The Hylebos Blueberry Farm Park is suspected to have been planted in the 1950’s, and some citizens are calling for volunteer efforts to help restore it to it’s former glory. Photo by Haley Donwerth, the Mirror

The Hylebos Blueberry Farm Park is suspected to have been planted in the 1950’s, and some citizens are calling for volunteer efforts to help restore it to it’s former glory. Photo by Haley Donwerth, the Mirror

Federal Way residents to restore historic Hylebos Blueberry Farm Park

Farm includes property that was formerly the site of a brothel as well as a speakeasy.

An all-volunteer effort is under way to preserve a historic blueberry farm in Federal Way.

The Hylebos Blueberry Farm was originally planted in the 1950s by the Olson family, according to the Mirror’s archives. According to the Washington Blueberry Commission, blueberries were first domesticated in Washington over 70 years ago.

Shelley Pauls, longtime resident of the Federal Way area and a leader for We Love Our City, is especially passionate about keeping up the park on the property, 630 S. 356th St.

“We can’t lose this little treasure,” she said.

We Love Our City is a local organization comprised of churches and residents devoted to helping the community through service. The group will host a Hylebos Blueberry Farm Park restoration event with volunteers July 14.

The blueberries are currently being overrun by blackberry bushes, Pauls said. One of the goals of the volunteer day is to trim back the bushes so the blueberries can start to flourish again.

The blueberry patch itself takes up 1 acre of space, but the farm sits on 5 acres and the entire wetlands makes up 125 acres. The farm includes property that was formerly the site of a brothel as well as a speakeasy, but now hosts a Korean church.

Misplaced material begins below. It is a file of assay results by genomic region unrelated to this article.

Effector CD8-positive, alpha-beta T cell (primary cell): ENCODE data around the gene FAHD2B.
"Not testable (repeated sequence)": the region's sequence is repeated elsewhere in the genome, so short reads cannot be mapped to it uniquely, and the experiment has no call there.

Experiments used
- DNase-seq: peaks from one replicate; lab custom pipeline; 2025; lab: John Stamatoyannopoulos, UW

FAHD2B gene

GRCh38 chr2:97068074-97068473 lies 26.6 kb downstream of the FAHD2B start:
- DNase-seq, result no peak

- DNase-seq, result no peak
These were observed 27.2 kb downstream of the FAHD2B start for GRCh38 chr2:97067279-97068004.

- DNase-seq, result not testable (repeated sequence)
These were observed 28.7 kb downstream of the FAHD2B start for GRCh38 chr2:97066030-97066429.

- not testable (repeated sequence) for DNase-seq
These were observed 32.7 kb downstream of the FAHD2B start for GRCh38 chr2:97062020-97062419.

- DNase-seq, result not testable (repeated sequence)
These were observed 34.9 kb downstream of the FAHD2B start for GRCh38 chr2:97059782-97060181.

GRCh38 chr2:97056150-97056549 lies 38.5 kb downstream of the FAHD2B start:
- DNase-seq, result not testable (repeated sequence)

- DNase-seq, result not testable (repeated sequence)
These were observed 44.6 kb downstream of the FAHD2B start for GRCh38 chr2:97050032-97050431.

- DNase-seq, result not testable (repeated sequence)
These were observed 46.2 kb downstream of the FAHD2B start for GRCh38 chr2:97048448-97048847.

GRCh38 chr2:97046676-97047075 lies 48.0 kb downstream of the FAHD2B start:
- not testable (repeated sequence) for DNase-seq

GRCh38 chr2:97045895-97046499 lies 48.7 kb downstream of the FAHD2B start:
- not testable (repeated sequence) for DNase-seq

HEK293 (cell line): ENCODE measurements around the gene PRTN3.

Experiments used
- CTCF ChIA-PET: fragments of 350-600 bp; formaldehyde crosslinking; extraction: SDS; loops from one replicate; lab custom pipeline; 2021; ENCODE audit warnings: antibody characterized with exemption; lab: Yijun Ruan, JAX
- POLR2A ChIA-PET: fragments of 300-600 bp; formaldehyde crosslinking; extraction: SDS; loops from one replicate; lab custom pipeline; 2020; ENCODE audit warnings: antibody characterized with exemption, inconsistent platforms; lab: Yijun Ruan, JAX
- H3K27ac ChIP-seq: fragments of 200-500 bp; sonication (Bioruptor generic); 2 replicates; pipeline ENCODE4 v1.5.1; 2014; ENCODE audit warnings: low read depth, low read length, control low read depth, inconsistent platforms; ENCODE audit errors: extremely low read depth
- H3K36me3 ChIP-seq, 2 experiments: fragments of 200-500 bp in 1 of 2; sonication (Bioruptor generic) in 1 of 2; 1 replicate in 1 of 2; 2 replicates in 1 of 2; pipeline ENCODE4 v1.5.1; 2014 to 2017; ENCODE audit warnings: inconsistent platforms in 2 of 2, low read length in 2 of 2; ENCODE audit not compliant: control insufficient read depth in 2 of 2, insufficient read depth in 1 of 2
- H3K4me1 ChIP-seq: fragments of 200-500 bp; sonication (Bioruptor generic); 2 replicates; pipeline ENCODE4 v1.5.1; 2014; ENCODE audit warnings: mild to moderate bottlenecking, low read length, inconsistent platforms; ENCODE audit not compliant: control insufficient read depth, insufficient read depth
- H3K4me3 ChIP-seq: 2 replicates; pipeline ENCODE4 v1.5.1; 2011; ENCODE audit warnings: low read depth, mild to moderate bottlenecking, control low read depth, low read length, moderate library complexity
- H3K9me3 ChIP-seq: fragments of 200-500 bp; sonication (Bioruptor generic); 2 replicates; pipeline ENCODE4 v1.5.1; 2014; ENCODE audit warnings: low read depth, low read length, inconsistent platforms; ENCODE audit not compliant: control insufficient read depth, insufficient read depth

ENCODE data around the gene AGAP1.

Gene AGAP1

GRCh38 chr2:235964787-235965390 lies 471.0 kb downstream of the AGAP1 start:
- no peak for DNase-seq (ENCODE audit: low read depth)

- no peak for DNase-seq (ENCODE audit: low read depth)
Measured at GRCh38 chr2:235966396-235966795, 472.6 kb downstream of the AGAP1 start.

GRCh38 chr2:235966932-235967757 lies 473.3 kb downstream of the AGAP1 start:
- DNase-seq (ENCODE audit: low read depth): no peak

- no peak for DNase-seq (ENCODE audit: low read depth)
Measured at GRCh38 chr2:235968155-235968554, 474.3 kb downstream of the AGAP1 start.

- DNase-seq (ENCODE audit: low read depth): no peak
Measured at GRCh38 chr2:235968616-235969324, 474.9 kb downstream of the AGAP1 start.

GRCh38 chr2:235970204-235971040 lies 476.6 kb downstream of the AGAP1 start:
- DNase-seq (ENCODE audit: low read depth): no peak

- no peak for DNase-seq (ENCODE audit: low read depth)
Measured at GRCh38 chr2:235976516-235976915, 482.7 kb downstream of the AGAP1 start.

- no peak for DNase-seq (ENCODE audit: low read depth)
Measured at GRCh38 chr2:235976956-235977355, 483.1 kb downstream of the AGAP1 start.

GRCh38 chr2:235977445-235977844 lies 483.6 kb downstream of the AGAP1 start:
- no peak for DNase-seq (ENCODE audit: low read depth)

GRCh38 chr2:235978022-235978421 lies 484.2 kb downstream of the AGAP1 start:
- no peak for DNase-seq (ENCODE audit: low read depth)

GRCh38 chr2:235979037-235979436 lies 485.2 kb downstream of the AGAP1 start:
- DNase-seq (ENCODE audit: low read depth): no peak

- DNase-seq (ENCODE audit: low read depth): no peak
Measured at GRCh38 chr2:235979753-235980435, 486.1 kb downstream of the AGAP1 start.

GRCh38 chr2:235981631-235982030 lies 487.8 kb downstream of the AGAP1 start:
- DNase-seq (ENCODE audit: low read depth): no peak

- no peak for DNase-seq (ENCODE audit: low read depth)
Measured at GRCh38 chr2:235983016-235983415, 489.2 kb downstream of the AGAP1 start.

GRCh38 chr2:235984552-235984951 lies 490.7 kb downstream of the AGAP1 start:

Taylor Benson is another advocate of restoring the park and has helped Pauls get more involved in it.

“The idea that I could bring my kids to the same place my grandparents went … having that history and that legacy” is a reason he is working to help restore it, Benson said.

Jason Gerwen, the parks and facilities manager for the city, said there is a desire to restore the park to its former glory.

“It just takes a dedicated couple of individuals to keep the passion going,” Gerwen said.

Both Pauls and Gerwen are concerned that if they don’t take efforts to save the farm, it could soon lose viability.

“We’re preserving heritage and we’re maintaining a community resource and asset that is invaluable,” Gerwen said.

Pauls said everyone is welcome to the volunteer event. Volunteers are encouraged to wear long-sleeved shirts and pants, a hat and sunglasses and bring a water bottle. Lunch will be provided.

Tools will be provided, but volunteers are welcome to bring their favorite garden tools, Pauls said.

Volunteers can sign up by contacting Pauls at 206-235-6298 or shelleypauls@gmail.com.

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